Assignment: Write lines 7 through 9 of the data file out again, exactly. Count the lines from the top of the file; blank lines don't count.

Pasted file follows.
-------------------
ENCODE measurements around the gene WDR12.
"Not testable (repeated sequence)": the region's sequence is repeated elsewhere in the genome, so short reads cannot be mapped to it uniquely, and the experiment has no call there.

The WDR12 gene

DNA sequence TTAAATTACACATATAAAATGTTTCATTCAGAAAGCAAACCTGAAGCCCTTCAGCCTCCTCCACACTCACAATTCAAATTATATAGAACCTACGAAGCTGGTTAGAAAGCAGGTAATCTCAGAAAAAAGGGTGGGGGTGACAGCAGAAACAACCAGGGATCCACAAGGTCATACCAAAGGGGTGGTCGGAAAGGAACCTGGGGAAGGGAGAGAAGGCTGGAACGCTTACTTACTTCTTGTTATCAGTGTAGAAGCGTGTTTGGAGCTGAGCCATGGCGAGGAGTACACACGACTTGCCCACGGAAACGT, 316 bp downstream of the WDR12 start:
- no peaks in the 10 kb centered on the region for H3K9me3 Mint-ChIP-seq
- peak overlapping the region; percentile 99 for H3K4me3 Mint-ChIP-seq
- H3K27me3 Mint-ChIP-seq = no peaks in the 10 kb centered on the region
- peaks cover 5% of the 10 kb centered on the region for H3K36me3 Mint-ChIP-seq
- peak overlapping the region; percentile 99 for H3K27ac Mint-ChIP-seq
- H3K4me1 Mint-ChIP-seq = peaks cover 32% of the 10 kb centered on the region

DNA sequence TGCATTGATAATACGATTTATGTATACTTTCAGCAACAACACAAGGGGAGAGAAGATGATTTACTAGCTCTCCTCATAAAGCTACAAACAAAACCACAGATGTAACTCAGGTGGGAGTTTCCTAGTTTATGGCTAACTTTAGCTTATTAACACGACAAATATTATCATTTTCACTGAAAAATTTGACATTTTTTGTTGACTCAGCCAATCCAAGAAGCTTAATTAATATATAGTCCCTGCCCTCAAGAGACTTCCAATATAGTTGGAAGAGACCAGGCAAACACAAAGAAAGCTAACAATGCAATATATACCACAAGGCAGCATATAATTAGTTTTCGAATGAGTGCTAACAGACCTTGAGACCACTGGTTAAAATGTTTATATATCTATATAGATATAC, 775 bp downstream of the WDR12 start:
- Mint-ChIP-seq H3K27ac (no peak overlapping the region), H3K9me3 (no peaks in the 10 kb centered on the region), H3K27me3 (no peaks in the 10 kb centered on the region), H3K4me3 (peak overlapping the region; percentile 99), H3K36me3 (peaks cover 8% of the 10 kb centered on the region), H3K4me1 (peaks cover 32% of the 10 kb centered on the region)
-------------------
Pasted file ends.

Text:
- H3K27me3 Mint-ChIP-seq = no peaks in the 10 kb centered on the region
- peaks cover 5% of the 10 kb centered on the region for H3K36me3 Mint-ChIP-seq
- peak overlapping the region; percentile 99 for H3K27ac Mint-ChIP-seq